Single income family with grown up children who are yet to settle down

35% diversified equity schemes; 15% gold ETF, 15% gilt fund, 15% diversified debt fund, 20% liquid schemes.

Couple in their seventies, with no immediate family support

15% diversified equity index scheme; 10% gold ETF, 30% gilt fund, 30% diversified debt fund, 15% liquid schemes.

Please note that these percentages are illustrative and subjective. The critical point is that your financial planner should have a model portfolio for every distinct client profile. This is then tweaked around based on specific investor information.

Thus, a couple in their seventies, with no immediate family support but very sound physically and mentally, and a large investible corpus might be advised the following portfolio, as compared with the previous model portfolio.

20% diversified equity scheme; 10% diversified equity index scheme; 10% gold ETF, 25% gilt fund, 25% diversified debt fund, 10% liquid schemes.

Within each of these scheme categories, specific schemes and options can be identified. So next time when you sit with your financial planner, don’t catch whatever advise gets thrown at you ~ Question him about the model portfolios in his toolkit and the reasons behind them.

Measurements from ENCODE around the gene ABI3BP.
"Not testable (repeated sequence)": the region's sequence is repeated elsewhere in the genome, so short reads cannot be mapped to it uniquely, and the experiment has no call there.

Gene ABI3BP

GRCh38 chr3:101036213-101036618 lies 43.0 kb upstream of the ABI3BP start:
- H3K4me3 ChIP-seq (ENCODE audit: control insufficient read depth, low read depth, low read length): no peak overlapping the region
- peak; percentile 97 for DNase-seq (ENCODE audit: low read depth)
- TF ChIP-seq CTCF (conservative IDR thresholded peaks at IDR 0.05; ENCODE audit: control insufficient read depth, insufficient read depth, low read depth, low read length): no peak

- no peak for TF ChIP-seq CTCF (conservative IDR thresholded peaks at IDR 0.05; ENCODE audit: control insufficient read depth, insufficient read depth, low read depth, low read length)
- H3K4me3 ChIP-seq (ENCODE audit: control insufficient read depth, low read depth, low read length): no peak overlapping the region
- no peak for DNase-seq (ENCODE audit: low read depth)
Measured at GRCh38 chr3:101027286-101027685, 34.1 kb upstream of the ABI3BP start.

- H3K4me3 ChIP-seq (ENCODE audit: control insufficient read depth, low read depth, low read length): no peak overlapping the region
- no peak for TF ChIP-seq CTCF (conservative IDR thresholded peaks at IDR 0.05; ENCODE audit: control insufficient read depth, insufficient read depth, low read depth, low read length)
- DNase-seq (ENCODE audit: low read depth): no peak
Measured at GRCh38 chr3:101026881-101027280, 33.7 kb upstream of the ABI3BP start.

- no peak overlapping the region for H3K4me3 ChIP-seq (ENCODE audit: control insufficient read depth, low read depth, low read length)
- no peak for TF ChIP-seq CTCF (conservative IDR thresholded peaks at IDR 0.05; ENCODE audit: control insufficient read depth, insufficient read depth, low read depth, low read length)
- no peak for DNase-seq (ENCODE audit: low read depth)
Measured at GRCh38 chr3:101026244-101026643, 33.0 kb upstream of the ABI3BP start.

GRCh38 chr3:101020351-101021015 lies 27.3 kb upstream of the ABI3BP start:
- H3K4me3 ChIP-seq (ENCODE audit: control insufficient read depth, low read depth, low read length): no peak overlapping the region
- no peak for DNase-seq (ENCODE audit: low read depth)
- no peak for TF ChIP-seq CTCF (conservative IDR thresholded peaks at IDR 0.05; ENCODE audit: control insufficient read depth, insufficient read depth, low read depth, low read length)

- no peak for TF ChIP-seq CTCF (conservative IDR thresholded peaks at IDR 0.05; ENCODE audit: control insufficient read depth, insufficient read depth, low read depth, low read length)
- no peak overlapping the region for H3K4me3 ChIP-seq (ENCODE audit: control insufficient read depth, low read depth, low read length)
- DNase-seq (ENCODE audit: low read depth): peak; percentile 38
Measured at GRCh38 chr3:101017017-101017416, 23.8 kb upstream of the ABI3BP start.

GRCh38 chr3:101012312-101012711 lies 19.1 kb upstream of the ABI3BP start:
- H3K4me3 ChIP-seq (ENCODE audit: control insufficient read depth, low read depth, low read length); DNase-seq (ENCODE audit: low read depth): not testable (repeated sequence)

It will help you develop a sustainable financial plan

How are Mutual Fund Gains Taxed?

Capital Gains Tax, Equity Mutual Funds, Debt Mutual Funds, Indexation Benefits, FMP's, Balanced Mutual Funds.

Capital Gain is the difference between sale price and acquisition cost of the investment. Since mutual funds are exempt from tax, the schemes do not pay a tax on the capital gains they earn.

Investors in mutual fund schemes however need to pay a tax on their capital gains as follows:

Equity-oriented schemes

– Nil – on Long Term Capital Gains (i.e. if investment was held for more than a year) arising out of transactions, where STT has been paid

– 15% plus surcharge plus education cess – on Short Term Capital Gains (i.e. if investment was held for 1 year or less) arising out of transactions, where STT has been paid